There is a lot more I think we can learn from the Automattic experiment, and I may talk to Scott again to explore some of the learnings in the second half of the book, but wanted to rush these thoughts and nuggets from the conversation out to you. I hope they have been good for thought and you’ll think more if you’re a manager about what experiments you might run to see if you can make your group function even better.

Final Thoughts

Team size and how the organization grows up around its founder make a huge difference in how the culture evolves and reacts to its environment, and in Automattic Scott’s team was four when he started and nine when he left. The Theme team had 15 people on it, and the Happiness team (aka customer support) was the largest team at 25 people. One thing that happened along the way was when Scott’s Social team reached eight people it sort of naturally started to evolve into two separate sub-teams, which they called squads. Squad leadership was informal. There were no raises or title changes, and the squad leaders had naturally earned the most authority. They actually tried rotating leadership, but the results were mixed at best.

Another thing I asked Scott Berkun about team size was whether he thought the loose oversight and team structure would scale well as Automattic grows. He feels that it if they were to grow from say 200 to 1,000 employees they would probably insert another layer of management and break into groups of 100-150 people centered around product unit owners with teams underneath. This reinforces the thinking that they have at WL Gore, where they consciously spawn a new organization when it passes 60-70 people if my memory serves me correctly.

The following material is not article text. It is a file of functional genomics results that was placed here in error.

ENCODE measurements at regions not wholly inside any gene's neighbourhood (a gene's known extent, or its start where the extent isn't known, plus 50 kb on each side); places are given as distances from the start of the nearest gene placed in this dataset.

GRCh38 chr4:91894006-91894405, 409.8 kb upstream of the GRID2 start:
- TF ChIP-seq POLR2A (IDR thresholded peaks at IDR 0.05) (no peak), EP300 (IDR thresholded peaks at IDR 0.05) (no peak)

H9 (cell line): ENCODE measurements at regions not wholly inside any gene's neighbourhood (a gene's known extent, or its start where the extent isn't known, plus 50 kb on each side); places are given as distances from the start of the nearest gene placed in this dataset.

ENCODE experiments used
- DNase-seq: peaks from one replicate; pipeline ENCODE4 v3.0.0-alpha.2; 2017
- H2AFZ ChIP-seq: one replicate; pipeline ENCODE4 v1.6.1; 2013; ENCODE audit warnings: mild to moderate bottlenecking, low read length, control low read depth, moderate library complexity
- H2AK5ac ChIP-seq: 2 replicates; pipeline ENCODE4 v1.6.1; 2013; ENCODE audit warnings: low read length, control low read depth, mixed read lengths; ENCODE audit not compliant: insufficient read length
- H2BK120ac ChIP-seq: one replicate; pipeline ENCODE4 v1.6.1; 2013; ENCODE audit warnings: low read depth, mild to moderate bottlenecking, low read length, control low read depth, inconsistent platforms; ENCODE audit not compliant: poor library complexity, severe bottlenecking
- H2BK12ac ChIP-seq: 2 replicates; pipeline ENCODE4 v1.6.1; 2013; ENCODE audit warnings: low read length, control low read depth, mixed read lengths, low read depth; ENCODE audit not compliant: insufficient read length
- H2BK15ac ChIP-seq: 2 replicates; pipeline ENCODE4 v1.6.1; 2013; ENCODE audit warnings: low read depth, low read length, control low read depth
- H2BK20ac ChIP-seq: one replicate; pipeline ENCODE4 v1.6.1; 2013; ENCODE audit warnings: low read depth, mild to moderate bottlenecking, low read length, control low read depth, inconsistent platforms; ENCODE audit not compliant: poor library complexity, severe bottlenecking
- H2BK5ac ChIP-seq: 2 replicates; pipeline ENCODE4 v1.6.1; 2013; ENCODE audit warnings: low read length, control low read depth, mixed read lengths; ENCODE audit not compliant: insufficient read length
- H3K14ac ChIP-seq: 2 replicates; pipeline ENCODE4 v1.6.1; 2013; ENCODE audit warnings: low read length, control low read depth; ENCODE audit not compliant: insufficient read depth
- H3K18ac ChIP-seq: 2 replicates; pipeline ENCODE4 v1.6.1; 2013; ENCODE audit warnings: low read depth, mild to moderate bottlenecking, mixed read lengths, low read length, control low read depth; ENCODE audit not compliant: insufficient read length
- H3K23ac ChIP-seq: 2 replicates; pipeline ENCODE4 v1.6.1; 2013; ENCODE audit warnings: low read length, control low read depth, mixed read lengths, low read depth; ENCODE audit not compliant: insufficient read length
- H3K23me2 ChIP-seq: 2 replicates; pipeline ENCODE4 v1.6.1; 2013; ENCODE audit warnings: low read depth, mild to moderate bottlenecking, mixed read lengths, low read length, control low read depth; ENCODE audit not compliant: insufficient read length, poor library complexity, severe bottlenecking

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Partners Wanted – Taking Nine Innovation Roles Global

Partners Wanted - Taking Nine Innovation Roles Global I was in Boston, MA last week for the Front End of Innovation conference and had the opportunity to train dozens of potential corporate Nine Innovation Roles trainers as part of my quest to set the Nine Innovation Roles free and make this powerful tool available for people to use to improve the effectiveness of their innovation teams and the overall innovation capability of the organization.

Now it is time for the next step, to train other service providers from all around the world on the Nine Innovation Roles so they can use it with their customers.

Already, we have a Spanish language version of the cards and resources in process.

For interested service providers, there are only a few small requirements for becoming a Nine Innovation Roles training partner:

  1. Translate this page on my site (see Spanish example) – will publish and give translation credit with 1-2 links to first translator of each language
  2. Translate this page on my web site – will publish and give translation credit with 1-2 links to first translator of each language
  3. #1 and #2 will allow me to get a translated version of the Nine Innovation Roles cards design created for you
  4. Translate the Nine Innovation Roles presentation embedded in #1 (can leverage #1)
  5. Translate the Nine Innovation Roles worksheet I link to in #1 (can leverage #1)
  6. Attend an inexpensive Nine Innovation Roles train the trainer webinar that I will be holding soon.

To register your interest in becoming a Nine Innovation Roles training partner please fill out the contact form and make a note in the question field.

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Free Nine Innovation Roles Train the Trainer Session

Nine Innovation Roles Train the Trainer I will be in Boston, MA this week for the Front End of Innovation conference May 6-8, 2013 at the Seaport World Trade Center, joining 650+ innovation managers and thought leaders from around the world who are serious about learning more about the front-end of innovation or improving existing innovation efforts.

For those of you are interested, I am planning to hold a FREE Nine Innovation Roles train the trainer session to go with all of the other FREE Nine Innovation Roles resources I offer hear on my web site under ‘Products’. To register your interest please fill out the contact form and make a note in the question field.

I will also be leading some thought provoking panel sessions, sharing new insights, and reconnecting with innovation friends (both old and new) at this always fun and energizing innovation event.